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Some notes on “Big Data” :
What does “full life-cycle” data management mean ?




                                 Tom Moritz, OPM “Big Data” July, 2012
Open Government and “Transparency”
Two dimensions:
-- Data aboutgovernment operations (all three
   branches!)
-- Data that represent the products of
   government activity
Case Studies
“A representation of the cholera epidemic
       of the nineteenth century”


 http://history.nih.gov/exhibits/history/index.html
http://www.ph.ucla.edu/epi/snow/snowmap1_1854_lge.htm
http://johnsnow.matrix.ms
u.edu/images/online_comp
anion/chapter_images/fig1
2-6.jpg
The “Flash Crash”: “On the afternoon of May 6, 2010, the U.S. equity markets
                experienced an extraordinary upheaval. Over approximately 10 minutes, the
               Dow Jones Industrial Average dropped more than 600 points, representing the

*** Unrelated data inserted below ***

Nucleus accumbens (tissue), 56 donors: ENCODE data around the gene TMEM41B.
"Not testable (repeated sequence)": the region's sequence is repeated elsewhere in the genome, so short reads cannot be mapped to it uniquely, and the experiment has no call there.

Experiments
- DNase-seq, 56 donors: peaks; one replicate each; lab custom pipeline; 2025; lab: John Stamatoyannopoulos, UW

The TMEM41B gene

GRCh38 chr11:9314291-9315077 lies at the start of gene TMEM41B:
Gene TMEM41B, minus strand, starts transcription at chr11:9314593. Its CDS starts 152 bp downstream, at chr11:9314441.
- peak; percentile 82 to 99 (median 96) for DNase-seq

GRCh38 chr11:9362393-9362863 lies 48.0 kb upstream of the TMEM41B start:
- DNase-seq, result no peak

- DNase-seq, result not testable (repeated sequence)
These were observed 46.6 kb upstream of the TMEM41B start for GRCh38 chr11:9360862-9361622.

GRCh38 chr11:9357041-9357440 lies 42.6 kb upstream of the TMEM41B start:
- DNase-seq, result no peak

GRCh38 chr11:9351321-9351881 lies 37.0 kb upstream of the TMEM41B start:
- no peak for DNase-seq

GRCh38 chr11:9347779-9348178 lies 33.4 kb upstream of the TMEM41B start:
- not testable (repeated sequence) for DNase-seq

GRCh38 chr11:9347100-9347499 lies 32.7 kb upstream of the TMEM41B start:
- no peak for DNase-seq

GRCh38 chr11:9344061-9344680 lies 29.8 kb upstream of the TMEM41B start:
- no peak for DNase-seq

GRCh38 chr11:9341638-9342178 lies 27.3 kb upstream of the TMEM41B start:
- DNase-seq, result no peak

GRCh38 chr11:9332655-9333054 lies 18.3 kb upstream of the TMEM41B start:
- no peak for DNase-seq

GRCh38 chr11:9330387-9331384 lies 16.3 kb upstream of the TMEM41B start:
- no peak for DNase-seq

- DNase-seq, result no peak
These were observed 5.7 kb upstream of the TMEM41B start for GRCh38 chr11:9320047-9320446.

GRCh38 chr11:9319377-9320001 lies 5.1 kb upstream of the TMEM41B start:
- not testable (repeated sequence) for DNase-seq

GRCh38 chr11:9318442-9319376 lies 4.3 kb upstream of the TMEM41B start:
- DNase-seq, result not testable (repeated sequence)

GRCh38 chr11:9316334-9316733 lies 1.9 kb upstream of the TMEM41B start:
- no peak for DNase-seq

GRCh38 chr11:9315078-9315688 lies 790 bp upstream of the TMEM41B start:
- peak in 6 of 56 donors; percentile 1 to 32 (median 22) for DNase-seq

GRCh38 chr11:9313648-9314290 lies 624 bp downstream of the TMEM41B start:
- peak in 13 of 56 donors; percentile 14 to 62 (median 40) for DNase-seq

disappearance of approximately $800 billion of market value. The share price of
              several blue-chip multinational companies fluctuated dramatically; shares that
               had been at tens of dollars plummeted to a penny in some cases and rocketed
                  to values over $100,000 per share in others. As suddenly as this market
               downturn occurred, it reversed, so over the next few minutes most of the loss
              was recovered and share prices returned to levels close to what they had been
                                              before the crash.”
                        “Large-Scale Complex IT Systems.” By Ian Sommerville, et al.
                          Communications of the ACM, Vol. 55 No. 7, Pages 71-77.